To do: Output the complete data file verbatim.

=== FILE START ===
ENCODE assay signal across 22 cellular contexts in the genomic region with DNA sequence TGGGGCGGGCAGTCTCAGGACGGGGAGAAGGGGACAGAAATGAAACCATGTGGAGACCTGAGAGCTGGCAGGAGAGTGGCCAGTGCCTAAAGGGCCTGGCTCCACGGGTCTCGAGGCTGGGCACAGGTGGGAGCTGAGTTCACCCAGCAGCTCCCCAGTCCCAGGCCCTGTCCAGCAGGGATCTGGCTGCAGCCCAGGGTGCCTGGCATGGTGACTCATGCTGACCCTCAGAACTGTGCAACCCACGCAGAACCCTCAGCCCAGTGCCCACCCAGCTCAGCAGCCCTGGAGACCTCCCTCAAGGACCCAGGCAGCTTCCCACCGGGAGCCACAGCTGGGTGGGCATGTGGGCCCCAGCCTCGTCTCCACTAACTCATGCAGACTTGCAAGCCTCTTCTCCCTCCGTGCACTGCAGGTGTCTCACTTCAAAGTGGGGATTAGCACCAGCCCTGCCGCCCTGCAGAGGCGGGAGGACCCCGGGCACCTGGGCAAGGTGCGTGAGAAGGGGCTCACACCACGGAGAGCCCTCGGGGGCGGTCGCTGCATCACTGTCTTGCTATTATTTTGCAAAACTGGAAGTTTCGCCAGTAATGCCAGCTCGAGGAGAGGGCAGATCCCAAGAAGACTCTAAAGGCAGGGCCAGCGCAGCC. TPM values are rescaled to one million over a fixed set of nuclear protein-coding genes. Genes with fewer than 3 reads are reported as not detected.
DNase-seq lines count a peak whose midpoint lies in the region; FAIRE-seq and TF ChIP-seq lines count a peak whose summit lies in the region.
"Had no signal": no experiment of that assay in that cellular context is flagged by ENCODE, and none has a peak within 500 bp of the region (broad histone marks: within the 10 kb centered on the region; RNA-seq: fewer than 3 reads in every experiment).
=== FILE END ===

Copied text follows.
ENCODE assay signal across 22 cellular contexts in the genomic region with DNA sequence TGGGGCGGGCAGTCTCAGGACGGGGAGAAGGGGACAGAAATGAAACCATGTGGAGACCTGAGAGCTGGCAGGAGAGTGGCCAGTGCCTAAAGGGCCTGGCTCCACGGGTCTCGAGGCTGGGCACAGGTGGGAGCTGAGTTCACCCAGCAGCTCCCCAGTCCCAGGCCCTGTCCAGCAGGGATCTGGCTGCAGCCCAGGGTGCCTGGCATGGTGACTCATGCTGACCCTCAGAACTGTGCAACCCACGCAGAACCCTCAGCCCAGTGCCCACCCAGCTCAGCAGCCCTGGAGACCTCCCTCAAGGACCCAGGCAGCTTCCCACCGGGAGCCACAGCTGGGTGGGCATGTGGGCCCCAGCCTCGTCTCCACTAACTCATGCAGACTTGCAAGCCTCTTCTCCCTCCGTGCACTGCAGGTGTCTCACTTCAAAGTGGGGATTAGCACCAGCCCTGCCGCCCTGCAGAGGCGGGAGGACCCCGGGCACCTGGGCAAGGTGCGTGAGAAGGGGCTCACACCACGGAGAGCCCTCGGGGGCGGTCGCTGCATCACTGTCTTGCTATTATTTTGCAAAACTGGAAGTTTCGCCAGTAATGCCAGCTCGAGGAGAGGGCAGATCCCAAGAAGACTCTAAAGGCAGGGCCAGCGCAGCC. TPM values are rescaled to one million over a fixed set of nuclear protein-coding genes. Genes with fewer than 3 reads are reported as not detected.
DNase-seq lines count a peak whose midpoint lies in the region; FAIRE-seq and TF ChIP-seq lines count a peak whose summit lies in the region.
"Had no signal": no experiment of that assay in that cellular context is flagged by ENCODE, and none has a peak within 500 bp of the region (broad histone marks: within the 10 kb centered on the region; RNA-seq: fewer than 3 reads in every experiment).